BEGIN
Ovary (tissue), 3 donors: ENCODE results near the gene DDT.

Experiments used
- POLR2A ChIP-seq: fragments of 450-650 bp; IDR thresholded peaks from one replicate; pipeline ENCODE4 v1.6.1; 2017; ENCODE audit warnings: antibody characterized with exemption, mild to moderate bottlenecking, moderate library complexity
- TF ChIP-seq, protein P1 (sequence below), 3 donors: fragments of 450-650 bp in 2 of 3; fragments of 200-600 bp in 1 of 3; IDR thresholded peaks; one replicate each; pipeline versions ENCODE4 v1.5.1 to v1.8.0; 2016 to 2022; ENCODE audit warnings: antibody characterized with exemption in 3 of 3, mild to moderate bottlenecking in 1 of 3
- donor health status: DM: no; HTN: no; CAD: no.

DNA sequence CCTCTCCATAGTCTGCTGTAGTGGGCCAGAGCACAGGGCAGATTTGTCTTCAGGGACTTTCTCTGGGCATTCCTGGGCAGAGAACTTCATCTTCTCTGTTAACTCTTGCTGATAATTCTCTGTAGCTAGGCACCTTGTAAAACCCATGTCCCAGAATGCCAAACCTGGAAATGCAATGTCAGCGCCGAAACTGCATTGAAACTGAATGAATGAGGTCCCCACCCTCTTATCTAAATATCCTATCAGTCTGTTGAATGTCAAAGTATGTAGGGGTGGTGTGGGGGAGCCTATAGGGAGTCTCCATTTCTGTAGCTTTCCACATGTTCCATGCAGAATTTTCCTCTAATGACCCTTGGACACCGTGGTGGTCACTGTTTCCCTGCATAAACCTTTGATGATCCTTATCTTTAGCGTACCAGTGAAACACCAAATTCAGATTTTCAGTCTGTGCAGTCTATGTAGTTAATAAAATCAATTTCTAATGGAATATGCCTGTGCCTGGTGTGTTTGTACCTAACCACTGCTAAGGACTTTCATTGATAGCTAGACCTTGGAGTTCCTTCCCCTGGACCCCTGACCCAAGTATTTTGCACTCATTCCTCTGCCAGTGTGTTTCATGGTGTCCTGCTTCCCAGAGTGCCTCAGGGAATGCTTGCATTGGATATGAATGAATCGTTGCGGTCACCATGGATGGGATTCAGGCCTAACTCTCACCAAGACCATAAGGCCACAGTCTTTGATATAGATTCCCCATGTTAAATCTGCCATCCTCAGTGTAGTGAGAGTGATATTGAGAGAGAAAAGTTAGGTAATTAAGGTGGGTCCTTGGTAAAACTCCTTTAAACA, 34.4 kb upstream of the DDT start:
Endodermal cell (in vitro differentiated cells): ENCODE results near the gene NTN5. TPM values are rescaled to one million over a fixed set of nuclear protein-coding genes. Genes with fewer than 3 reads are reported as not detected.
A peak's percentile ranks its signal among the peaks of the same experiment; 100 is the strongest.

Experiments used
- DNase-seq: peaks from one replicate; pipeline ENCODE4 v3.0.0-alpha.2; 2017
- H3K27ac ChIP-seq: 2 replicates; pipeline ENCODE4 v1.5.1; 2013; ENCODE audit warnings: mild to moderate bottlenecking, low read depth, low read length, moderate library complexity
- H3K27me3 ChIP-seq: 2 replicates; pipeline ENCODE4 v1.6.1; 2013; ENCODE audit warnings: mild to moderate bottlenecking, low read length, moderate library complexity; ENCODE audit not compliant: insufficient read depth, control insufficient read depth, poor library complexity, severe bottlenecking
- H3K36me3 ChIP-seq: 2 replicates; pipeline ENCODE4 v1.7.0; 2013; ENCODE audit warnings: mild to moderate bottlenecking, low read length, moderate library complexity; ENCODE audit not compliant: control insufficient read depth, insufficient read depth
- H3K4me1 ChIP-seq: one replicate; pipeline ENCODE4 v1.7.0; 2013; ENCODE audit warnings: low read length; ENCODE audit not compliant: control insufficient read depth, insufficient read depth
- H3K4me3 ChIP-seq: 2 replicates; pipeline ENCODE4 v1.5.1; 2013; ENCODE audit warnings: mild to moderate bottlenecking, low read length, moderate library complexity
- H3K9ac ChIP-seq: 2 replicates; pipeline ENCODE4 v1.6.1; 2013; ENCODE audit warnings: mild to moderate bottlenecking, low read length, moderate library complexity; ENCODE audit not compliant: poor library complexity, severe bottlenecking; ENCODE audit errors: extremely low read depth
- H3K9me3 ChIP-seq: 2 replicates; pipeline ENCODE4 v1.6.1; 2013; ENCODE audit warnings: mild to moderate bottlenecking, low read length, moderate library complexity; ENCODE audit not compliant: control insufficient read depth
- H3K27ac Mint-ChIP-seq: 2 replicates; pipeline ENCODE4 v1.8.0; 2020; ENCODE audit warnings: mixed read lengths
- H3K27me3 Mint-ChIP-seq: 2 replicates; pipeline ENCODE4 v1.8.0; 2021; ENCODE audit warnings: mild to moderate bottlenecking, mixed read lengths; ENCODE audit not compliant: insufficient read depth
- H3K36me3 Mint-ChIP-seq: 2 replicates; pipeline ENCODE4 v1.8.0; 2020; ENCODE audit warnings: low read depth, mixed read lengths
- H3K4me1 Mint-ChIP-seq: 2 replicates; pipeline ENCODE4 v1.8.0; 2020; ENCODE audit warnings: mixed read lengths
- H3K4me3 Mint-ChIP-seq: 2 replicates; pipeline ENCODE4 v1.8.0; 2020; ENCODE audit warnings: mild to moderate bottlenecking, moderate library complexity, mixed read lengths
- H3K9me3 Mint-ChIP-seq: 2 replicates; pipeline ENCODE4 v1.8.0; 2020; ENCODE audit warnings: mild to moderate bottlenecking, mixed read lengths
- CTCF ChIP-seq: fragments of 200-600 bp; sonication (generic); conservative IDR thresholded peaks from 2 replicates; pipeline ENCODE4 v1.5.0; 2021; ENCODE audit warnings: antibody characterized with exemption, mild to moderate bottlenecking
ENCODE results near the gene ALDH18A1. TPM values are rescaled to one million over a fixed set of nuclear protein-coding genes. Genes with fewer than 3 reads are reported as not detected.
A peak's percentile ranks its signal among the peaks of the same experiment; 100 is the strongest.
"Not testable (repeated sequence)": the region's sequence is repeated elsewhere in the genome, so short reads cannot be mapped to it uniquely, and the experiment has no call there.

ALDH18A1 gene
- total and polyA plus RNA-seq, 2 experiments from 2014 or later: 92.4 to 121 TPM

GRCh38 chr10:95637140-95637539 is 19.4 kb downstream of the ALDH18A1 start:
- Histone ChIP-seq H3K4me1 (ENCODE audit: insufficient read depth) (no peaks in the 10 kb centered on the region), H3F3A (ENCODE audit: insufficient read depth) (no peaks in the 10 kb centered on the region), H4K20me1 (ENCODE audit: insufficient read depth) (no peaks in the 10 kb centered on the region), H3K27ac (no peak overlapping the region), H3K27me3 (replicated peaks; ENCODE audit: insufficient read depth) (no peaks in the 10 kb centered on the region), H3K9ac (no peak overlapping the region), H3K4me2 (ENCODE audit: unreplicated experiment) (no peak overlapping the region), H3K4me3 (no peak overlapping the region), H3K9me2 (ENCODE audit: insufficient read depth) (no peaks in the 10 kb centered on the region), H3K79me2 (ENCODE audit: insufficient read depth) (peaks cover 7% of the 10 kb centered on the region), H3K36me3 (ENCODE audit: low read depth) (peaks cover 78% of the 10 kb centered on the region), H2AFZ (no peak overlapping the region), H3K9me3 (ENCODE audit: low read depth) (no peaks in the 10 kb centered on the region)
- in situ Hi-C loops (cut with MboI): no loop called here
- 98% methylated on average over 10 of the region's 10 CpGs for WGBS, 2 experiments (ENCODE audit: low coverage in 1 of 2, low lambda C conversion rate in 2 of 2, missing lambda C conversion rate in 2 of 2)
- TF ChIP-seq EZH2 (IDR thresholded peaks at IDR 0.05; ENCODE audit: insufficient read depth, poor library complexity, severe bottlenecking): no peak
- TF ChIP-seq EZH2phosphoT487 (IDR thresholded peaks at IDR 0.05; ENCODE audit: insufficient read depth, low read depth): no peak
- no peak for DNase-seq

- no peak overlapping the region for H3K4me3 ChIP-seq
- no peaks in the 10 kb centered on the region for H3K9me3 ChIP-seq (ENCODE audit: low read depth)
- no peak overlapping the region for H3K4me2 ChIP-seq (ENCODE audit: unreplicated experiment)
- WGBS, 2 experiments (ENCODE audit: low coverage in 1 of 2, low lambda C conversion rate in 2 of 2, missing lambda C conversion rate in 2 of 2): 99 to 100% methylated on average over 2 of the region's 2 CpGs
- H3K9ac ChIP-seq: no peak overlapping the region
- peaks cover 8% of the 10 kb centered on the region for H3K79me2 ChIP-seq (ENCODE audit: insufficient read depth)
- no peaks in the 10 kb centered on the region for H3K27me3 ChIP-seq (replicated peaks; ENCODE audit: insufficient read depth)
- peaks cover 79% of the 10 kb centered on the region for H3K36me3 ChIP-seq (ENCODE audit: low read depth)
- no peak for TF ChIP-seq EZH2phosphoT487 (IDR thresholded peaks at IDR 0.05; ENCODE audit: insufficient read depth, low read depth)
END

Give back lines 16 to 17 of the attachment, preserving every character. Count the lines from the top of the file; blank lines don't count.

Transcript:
- H3K9ac ChIP-seq: 2 replicates; pipeline ENCODE4 v1.6.1; 2013; ENCODE audit warnings: mild to moderate bottlenecking, low read length, moderate library complexity; ENCODE audit not compliant: poor library complexity, severe bottlenecking; ENCODE audit errors: extremely low read depth
- H3K9me3 ChIP-seq: 2 replicates; pipeline ENCODE4 v1.6.1; 2013; ENCODE audit warnings: mild to moderate bottlenecking, low read length, moderate library complexity; ENCODE audit not compliant: control insufficient read depth